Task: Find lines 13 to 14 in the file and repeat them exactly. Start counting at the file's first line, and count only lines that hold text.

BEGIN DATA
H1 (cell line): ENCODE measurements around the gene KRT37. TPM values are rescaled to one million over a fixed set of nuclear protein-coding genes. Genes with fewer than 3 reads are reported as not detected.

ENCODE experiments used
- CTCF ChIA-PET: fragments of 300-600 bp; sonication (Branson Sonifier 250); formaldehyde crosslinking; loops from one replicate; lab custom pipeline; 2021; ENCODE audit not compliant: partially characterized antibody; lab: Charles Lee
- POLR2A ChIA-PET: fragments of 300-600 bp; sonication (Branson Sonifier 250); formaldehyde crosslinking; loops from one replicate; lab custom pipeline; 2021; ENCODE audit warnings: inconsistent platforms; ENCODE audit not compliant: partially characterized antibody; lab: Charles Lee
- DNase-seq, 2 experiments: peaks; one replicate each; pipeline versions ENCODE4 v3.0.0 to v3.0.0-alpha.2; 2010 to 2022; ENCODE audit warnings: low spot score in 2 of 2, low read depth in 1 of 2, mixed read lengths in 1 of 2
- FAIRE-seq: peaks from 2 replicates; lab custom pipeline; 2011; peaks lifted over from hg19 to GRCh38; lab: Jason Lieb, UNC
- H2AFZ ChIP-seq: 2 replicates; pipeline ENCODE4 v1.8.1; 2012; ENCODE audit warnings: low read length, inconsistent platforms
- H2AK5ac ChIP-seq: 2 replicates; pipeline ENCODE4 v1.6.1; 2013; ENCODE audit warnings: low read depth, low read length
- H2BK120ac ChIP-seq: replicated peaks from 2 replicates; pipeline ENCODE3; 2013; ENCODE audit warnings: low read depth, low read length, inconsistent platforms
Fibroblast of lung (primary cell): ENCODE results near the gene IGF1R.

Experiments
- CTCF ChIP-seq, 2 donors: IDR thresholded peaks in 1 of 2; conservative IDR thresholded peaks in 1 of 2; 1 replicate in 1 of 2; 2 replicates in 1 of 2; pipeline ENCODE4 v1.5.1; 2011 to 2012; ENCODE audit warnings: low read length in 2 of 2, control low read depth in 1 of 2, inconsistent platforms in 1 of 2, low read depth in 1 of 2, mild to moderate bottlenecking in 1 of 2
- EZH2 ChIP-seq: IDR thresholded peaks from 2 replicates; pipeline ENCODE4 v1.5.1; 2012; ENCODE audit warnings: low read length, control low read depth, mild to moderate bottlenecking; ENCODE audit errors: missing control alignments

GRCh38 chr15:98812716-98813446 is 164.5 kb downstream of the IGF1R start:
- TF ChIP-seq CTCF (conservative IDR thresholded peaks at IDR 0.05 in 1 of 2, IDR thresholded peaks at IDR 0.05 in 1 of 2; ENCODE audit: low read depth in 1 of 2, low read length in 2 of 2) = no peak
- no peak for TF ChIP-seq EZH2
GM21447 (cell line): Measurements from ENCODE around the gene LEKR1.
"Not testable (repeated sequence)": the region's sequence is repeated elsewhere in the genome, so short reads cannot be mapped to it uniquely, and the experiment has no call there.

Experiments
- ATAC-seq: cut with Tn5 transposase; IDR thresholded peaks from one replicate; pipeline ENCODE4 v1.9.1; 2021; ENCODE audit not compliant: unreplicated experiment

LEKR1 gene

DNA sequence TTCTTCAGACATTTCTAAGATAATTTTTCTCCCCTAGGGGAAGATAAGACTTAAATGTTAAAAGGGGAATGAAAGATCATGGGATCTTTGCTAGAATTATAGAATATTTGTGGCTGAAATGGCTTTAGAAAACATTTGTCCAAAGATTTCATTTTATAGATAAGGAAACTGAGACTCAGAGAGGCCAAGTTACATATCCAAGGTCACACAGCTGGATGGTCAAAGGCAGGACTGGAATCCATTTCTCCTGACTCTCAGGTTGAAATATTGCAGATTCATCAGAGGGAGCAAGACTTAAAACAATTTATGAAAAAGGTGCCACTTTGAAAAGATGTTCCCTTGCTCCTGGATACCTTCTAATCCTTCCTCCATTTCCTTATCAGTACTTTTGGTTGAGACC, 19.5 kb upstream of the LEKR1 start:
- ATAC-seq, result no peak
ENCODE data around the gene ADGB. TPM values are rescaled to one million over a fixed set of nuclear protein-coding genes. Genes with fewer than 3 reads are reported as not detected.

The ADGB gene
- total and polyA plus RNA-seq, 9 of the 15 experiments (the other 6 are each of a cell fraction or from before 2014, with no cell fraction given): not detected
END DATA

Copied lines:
- EZH2 ChIP-seq: IDR thresholded peaks from 2 replicates; pipeline ENCODE4 v1.5.1; 2012; ENCODE audit warnings: low read length, control low read depth, mild to moderate bottlenecking; ENCODE audit errors: missing control alignments

GRCh38 chr15:98812716-98813446 is 164.5 kb downstream of the IGF1R start: